Fast Forward Fund helps Gordon Square businesses make it through pandemic strains

Ever since the visual performing arts group Maelstrom Collaborative Arts in 2017 found a home and event space at 5403 Detroit Ave. in the Detroit Shoreway’s Gordon Square Arts District, evolving out of the Theater Ninjas, the group has impressed its supporters as it evolved and thrived with cutting-edge, collaborative performances.


But then the coronavirus hit Cleveland in March, forcing Maelstrom to temporarily close its doors and contemplate its future.


Maelstrom Collaborative Arts Window SeriesMaelstrom executive artistic director Jeremy Paul says the pandemic disrupted the group’s performance schedule and they had to cancel virtually all their performances and space rentals for 2020.


“As a company that produces live events and works to connect artists with each other, everything we had planned for 2020 was immediately taken off the table due to the pandemic,” Paul says. “This has had a significant impact not just on ticket sales, but also fundraising.”


Although Maelstrom was able to switch to an online model for some programming, the organization was in trouble.


Three businesses in Gordon Square have already closed permanently due to coronavirus, says Joshua Jones, marketing director for the Detroit Shoreway Community Development Organization (DSCDO), and the organization worried that additional businesses would fold as they struggled through the pandemic.


Enter the CSCDO’s Fast Forward Fund—a $50,000 matching crowdfunding campaign designed to help Gordon Square businesses survive the coronavirus pandemic with grants ranging from $500 to $5,000.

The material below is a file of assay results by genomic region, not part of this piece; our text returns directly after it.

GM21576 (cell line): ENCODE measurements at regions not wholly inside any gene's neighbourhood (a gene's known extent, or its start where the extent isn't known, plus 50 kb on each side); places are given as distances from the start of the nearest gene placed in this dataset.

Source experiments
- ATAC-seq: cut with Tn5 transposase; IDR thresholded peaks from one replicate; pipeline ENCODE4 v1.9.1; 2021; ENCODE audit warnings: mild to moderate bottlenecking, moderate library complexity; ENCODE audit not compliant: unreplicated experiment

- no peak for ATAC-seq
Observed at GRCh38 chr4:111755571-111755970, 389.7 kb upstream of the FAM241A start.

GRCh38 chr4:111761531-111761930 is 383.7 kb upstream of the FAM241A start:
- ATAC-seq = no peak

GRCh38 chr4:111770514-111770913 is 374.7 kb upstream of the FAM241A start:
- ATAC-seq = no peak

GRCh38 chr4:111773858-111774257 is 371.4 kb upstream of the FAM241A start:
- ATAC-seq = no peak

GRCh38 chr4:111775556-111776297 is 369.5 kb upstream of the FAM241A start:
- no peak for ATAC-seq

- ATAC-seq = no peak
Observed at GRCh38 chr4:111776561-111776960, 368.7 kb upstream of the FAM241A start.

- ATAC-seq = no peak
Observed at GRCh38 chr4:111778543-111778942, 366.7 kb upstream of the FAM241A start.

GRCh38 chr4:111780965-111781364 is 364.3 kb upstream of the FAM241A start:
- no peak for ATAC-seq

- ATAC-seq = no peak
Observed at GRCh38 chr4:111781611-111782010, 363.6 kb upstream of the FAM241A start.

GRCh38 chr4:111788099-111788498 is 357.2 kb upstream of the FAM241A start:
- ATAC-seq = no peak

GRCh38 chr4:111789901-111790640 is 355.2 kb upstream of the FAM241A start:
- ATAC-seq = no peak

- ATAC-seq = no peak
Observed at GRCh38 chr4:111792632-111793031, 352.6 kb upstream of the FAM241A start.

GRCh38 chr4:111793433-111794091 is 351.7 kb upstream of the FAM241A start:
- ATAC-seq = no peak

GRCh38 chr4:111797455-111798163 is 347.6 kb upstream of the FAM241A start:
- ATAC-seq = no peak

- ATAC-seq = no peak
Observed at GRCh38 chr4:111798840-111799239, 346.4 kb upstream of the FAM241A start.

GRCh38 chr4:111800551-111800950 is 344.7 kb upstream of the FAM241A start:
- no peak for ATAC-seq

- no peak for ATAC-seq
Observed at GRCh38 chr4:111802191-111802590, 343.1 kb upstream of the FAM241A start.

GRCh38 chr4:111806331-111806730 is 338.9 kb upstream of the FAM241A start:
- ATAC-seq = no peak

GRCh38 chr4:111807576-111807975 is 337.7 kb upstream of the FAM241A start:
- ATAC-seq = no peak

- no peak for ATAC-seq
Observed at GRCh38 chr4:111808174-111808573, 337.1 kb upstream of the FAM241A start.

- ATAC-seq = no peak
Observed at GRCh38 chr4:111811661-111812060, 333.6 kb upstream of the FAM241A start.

The campaign was launched on June 23 and a group of anonymous donors have agreed to match donations up to $50,000, bringing the potential total grant money to $100,000.


In a little over one month, the GoFundMe campaign has reached the halfway point toward its goal, raising nearly $27,000.


“It was inspired by a couple anonymous donors who really wanted the community rally around the Gordon Square Arts District,” says Jones. “So, they agreed to match donations with a $50,000 grant.”


Any business in Gordon Square with 30 or fewer employees is eligible. Jones says 15 applications have been submitted and six grants have been issued so far.


Jones says grant recipients can put the money toward a variety of expenses, from lease payments and operating costs, to payroll and investments that make the businesses more viable during the pandemic.


Additionally, 10% of the total funds raised will be earmarked for minority-owned businesses that want to open in one of the vacant storefronts in the district and need start-up capital and business assistance.


“We’re really excited about setting aside money for minority-owner businesses because there are a lot of hurdles and we want to provide a benefit to everyone,” says Jones, “And we always want to see more diversity.”


A $2,500 grant through the Fast Forward Fund, for instance, allowed Maelstrom to expand its online programming and introduce ACTIVATE—a six-week storefront window residency program in which visual and performing artists each weekend through August will create works that can be viewed safely from outside on the sidewalk on Detroit Avenue.


“We are assuming that the road we are on due to COVID is going to be long,” says Paul. “To that end, we will be using the Fast Forward grant to help fund projects that reimagine how we serve our community.”


Superelectric Pinball ParlorACTIVATE kicked off last Friday, July 24 with writer and poet Brianna Janae performing a series of poems, entitled “Save Your Stigma Ft. Erotic Laborers.”


The other window features a painting series called “Our Lives Matter” by Suhaylah “The Artist” Hamzah.

“So far it’s gone great,” says Paul. “Audiences have been a mix of people seeking out the piece and random passersby. Reception to the work has been really positive, which is very encouraging for the rest of the series.”